Essential oil diffusers don’t last forever. They may break. They may stop working.
Or, in my case, one of my diffusers got lost. (I might have left it too close to the recycling bin. That’s my best guess because it just sort of disappeared.)
Essential oil diffusers aren’t all that sturdy That’s why I don’t spend a lot of money on them.
I take reasonable good care of my diffusers. But I expect to eventually replace them.
Actually, I did just clean the one I own now. Hopefully, regular cleaning will help extend its life.
In theory, regular cleaning should also prevent mold from growing in your diffuser.
However, I’ve never noticed a mold problem. Even though I don’t use my diffuser every day. That’s probably because essential oils contain natural antimicrobial compounds.
Should You Clean An Essential Oil Diffuser?
(This post contains affiliate links. If you purchase anything I receive a referral fee, at no extra cost to you.)
So yes, if you own a cold air essential oil diffuser, definitely do regular cleanings.
If you don’t own a diffuser, you may want to invest in a basic one. They’re a lot of fun to use. (Mine lights up and changes colors.)
Essential oil diffusers can make your house smell great. So no more need for those toxic scented candles made from paraffin, a petroleum byproduct. Now that I have a diffuser I never need to use a scented candle before company comes to visit.
Because essential oils are enormously popular, there are numerous products designed for their use. Some people use essential oil warmers. But I greatly prefer an essential oil diffuser instead of a warmer. In an earlier post I explain why a diffuser is much better.
How To Clean An Essential Oil Diffuser
There are various ways to clean your essential oil diffuser. One way is with vinegar. You can fill the well half way with water. Then add 5 to 10 drops of pure white vinegar. Run your diffuser for at least a 1/2 hour.
(I have read other blog posts on cleaning diffusers. One noted that some come with warranties. Vinegar may invalidate the warranty. So make sure you read the fine print. Because I buy inexpensive diffusers, which work really well, I don’t worry about warranties. Better yet, I don’t leave it anywhere near the recycle bin.)
How To Clean A Diffuser With Lemon Juice
If the smell of vinegar disgusts you, some people have suggested replacing it with lemon juice. Honestly, though, I don’t want to do this because I’m afraid it would corrode the parts.
So I really can’t recommend lemon juice because I’m reluctant to use lemon juice on my own essential oil diffuser.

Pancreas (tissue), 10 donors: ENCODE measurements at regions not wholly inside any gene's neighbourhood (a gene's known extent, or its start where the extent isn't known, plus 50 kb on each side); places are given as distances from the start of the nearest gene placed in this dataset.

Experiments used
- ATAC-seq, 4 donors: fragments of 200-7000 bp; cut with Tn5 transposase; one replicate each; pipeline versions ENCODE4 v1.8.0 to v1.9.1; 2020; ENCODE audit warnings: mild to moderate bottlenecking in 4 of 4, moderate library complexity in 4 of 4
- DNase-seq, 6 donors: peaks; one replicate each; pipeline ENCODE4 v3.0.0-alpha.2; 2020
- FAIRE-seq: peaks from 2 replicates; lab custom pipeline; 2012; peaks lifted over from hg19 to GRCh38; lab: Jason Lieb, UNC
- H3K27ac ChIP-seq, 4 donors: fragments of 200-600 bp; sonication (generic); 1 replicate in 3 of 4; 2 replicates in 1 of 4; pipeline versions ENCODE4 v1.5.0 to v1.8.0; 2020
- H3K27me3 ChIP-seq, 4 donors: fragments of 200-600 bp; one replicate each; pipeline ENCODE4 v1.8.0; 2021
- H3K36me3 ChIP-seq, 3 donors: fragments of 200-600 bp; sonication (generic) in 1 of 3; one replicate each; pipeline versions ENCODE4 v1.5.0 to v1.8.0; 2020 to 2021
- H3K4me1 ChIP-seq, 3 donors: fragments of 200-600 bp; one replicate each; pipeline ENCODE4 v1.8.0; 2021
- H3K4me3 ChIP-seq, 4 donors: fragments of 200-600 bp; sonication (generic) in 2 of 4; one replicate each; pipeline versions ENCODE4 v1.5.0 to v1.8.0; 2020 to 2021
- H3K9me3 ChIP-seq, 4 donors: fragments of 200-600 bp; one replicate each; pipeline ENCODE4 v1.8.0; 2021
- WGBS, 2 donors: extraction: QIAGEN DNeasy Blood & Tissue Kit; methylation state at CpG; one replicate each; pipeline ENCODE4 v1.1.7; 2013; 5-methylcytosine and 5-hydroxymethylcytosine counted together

If you really can’t stand the smell of vinegar this might be an option. But vinegar seems much safer, in terms of protecting your diffuser from harm.
But I prefer a third option. Hydrogen peroxide.
How To Clean An Essential Oil Diffuser Without Vinegar
There is a way to clean a diffuser without vinegar. This is more of a deep cleaning. You can soak the removable top and interior top in warm water and rubbing alcohol or hydrogen peroxide for about a half hour. Then wipe it clean.
- 7 cups of warm water
- 1/8 cup of alcohol or hydrogen peroxide
After wiping it, rinse the top with water to remove any traces of the alcohol or peroxide. Then wipe it again with a clean cloth.
I prefer using hydrogen peroxide to rubbing alcohol.
Then you can take a clean toothbrush, wet it and place a little non-toxic liquid Castile soap on it. Use the toothbrush to clean any inside surface that comes into contact with water.
Then rinse the water well of the diffuser thoroughly, to remove any soap residue. Wipe it dry with a clean cloth.
It would seem as if an essential oil diffuser will benefit from both running vinegar through it, since it can reach the interior parts. Also, follow up with a regular deep cleaning.
As I mentioned earlier, I don’t buy high priced essential oil diffusers. My very basic one is easy to take apart and easy to clean. You can see the brand of essential oil diffuser I use below.
These statements have not been approved by the FDA. These products are not intended to diagnose, treat, cure or prevent any disease. Women who are pregnant or nursing should not use essential oils unless directed to do so by a healthcare professional.